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A Collection of Newfoundland Wills
Samuel Hutchings


Will of Samuel Hutchings
from Newfoundland will books volume 3 pages 331-332 probate year 1874

In re
     Samuel Hutchings deceased.

This is the last will and testament of me Samuel Hutchings of Harbor Breton Fortune Bay Newfoundland- I direct that all my just debts and funeral and testamentary expenses be paid and satisfied by my executor and sole trustee hereinafter named as soon as conveniently may be after my decease I authorize all my moveable property consisting of the schooner “Spy” one caplin seine, one herring seine, four herring nets, two fishing skiffs, seine skiff, one cast net, twelve lines and sundry other moveable articles that may belong to me at my death be sold by private sale by my executor & sole trustee, all monies that may be due me in the hands of Messrs. Norman & Co. of Harbor Breton be also placed in the hands of my executor & sole Trustee.

And I do devise and bequeath the above monies and value of property sold by the said Trustee to be placed in his hands for the maintenance of my wife Sarah Hutchings and my two children Mary Hutchings and Clara Theresa Hutchings and I do authorize the said executors and sole trustee hereinafter mentioned to place the said value of property & monies in some safe security to receive interest for the maintenance of my wife Sarah Hutchings and my two children Mary Hutchings and Clara Theresa Hutchings, allowing the executor & sole Trustee to keep in his hands sufficient principal of all monies for their immediate support on condition that my wife Sarah Hutchings remains unmarried, as soon as she my wife Sarah Hutchings marries the whole of my property to be divided between my two children Mary Hutchings and Clara Theresa Hutchings.

I also do give devise and bequeath my dwelling house, outhouses, fishing stage, two flakes & two gardens, to my two children each an equal share, empowering my executor and sole trustee to see to its care, authorizing him that my wife Sarah Hutchings to live and remain & hold power over the dwelling house and all specified landed property as long as she remains unmarried, and in case she gets married again, my eldest daughter Mary Hutchings is to claim the dwelling house, outhouses, fishing stage two flakes and two gardens and I do authorize the executor and sole trustee to pay one half of the value of the above specified landed property to my youngest daughter Clara Theresa Hutchings as her one half share of the specified landed property from the portion of all monies that belong to my eldest daughter Mary Hutchings.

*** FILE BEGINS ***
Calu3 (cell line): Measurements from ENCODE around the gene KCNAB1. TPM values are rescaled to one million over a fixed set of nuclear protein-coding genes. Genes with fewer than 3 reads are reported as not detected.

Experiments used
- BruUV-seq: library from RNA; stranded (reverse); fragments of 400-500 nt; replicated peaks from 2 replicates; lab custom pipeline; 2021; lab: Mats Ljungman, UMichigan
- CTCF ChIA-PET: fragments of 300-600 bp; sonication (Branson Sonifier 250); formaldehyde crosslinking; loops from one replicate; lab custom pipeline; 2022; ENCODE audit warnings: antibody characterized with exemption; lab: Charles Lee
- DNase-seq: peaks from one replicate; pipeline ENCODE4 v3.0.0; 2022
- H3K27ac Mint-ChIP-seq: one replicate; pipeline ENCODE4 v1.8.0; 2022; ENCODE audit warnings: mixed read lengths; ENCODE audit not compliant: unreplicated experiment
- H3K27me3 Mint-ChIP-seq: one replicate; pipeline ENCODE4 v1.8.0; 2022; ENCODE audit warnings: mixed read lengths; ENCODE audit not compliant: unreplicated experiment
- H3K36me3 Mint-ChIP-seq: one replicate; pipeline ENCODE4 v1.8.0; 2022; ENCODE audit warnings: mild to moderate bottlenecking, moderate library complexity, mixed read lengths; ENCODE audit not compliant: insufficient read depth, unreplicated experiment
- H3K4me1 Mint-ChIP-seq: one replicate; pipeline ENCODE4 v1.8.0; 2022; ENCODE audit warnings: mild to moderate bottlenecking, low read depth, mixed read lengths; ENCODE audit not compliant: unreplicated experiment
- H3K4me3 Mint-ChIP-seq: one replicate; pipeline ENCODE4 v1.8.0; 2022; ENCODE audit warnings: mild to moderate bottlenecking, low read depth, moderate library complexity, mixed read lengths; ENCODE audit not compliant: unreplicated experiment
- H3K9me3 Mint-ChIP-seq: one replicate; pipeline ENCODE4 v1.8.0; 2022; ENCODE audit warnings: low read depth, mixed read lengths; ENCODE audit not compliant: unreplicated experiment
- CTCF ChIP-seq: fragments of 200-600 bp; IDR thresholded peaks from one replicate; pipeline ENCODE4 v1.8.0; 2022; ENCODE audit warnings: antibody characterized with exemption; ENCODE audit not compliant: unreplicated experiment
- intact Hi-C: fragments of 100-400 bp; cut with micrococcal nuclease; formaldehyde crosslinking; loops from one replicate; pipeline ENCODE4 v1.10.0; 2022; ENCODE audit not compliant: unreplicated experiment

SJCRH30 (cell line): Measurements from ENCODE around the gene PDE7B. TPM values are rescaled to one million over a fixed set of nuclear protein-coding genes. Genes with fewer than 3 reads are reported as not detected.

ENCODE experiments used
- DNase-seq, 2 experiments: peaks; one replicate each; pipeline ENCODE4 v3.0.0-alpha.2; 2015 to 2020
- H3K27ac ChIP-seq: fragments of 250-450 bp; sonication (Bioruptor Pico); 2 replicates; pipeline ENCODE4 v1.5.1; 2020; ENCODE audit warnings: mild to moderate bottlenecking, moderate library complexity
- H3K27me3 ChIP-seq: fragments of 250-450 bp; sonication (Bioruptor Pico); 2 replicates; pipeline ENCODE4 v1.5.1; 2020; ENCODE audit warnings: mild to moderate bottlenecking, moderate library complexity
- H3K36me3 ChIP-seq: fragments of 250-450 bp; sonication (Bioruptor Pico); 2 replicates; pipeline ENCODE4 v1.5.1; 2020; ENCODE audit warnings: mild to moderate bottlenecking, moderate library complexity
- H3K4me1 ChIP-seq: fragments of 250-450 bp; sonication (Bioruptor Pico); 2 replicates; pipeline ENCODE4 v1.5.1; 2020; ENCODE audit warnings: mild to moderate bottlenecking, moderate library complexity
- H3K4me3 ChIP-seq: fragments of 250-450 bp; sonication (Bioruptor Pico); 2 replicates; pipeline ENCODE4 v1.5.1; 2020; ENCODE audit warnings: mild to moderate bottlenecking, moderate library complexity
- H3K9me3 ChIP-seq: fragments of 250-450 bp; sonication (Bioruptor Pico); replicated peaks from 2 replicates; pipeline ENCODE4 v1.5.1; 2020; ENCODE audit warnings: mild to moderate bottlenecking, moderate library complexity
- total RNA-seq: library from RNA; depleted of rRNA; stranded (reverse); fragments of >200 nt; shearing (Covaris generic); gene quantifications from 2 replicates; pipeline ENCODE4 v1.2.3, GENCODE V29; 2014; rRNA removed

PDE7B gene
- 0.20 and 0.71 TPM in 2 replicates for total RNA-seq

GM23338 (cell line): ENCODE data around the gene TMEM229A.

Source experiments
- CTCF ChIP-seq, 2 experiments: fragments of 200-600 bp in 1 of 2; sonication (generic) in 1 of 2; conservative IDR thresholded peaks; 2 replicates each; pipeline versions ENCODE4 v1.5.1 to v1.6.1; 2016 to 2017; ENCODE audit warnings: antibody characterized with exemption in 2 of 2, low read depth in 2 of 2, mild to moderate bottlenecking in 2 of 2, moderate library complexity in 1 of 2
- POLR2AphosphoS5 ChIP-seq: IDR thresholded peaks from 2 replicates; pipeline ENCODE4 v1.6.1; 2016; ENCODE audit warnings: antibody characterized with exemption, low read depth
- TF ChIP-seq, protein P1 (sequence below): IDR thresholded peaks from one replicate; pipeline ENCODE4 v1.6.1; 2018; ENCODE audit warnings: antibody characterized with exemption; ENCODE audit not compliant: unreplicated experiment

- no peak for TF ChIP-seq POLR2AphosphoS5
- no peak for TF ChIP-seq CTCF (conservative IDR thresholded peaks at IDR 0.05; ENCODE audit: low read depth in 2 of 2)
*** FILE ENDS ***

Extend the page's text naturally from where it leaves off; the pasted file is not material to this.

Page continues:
And I nominate constitute and appoint William J. Gallop of Harbor Breton Fortune Bay Newfoundland to be my executor and sole Trustee of this my will and hereby revoking all former or other wills and testaments by me at any time heretofore made I declare this to be my last will and testament- In witness whereof I the said Samuel Hutchings have to this my last will and testament set my hand the twenty third day of June in the year of our Lord one thousand eight hundred and sixty nine.

Samuel Hutchings his mark (LS) Signed and declared by the said Samuel Hutchings the testator as and for his last will and testament in the presence of us who at his request in his presence and in the presence of each other (all being present at the same time) have hereunto subscribed our names as witnesses
Sgd. Robert Brennan (LS) Sgd James Hardy (LS)

Certified correct,
D. M. Browning



Note: The wills in those will books are NOT actual wills. They are either hand-written copies or in later years typed copies of a, "last will and testament," written or typed by the court clerk, after the death of the testator, when the executor presented them to the court for probate. The court clerk didn't list the signatures at the bottom, he (or she) just put them in the book in whatever order they were in, on the original document, no spacing most of the time, no punctuation. The originals were kept by the executor.

We who have typed these wills, have made every effort to include all the errors that were on the microfilm, in order to avoid destroying the integrity of the originals, where ever they may be.

Page Contributed by Judy Benson & Ivy F. Benoit

Page Revised by Ivy F. Benoit (Wednesday February 20, 2013)

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